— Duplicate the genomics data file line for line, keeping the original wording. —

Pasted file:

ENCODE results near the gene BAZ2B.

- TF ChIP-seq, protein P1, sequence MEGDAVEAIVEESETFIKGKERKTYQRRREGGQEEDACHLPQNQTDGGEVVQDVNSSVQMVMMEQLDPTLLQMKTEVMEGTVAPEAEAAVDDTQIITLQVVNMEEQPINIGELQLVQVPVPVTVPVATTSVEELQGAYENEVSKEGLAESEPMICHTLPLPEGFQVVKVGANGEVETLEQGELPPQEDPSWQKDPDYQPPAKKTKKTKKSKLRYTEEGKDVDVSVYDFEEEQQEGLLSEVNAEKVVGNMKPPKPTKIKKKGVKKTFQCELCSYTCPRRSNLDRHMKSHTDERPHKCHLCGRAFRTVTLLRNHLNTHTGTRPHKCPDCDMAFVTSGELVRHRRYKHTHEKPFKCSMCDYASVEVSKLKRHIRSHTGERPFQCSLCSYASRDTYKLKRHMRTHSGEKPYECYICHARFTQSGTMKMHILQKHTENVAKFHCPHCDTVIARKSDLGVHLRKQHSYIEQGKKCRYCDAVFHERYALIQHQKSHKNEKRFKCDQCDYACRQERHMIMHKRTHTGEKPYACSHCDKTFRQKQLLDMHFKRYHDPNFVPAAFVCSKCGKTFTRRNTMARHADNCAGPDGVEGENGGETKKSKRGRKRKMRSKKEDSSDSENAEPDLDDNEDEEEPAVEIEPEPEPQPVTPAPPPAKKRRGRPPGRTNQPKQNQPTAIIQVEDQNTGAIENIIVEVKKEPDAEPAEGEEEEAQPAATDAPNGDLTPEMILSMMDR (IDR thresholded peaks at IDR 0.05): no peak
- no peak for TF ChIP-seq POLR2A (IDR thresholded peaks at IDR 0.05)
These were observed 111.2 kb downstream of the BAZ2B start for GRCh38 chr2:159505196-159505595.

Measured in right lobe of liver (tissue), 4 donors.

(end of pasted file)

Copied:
ENCODE results near the gene BAZ2B.

- TF ChIP-seq, protein P1, sequence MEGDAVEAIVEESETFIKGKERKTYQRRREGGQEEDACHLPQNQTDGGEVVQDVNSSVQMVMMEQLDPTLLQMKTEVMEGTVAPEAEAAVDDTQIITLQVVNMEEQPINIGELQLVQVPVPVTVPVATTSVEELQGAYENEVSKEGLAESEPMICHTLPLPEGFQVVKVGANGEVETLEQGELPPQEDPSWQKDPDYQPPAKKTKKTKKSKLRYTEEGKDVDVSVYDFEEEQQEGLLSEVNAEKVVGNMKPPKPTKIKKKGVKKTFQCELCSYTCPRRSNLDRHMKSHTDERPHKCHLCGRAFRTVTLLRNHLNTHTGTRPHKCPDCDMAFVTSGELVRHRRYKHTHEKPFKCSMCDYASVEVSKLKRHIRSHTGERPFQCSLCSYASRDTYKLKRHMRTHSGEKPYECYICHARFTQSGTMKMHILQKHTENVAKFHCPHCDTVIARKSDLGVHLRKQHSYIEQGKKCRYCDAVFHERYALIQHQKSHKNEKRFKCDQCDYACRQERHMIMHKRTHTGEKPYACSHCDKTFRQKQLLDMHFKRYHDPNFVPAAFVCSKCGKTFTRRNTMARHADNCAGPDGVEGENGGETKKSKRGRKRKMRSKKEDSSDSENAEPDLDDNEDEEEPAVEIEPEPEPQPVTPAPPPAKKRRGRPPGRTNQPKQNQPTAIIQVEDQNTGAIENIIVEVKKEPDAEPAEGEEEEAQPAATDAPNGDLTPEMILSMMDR (IDR thresholded peaks at IDR 0.05): no peak
- no peak for TF ChIP-seq POLR2A (IDR thresholded peaks at IDR 0.05)
These were observed 111.2 kb downstream of the BAZ2B start for GRCh38 chr2:159505196-159505595.

Measured in right lobe of liver (tissue), 4 donors.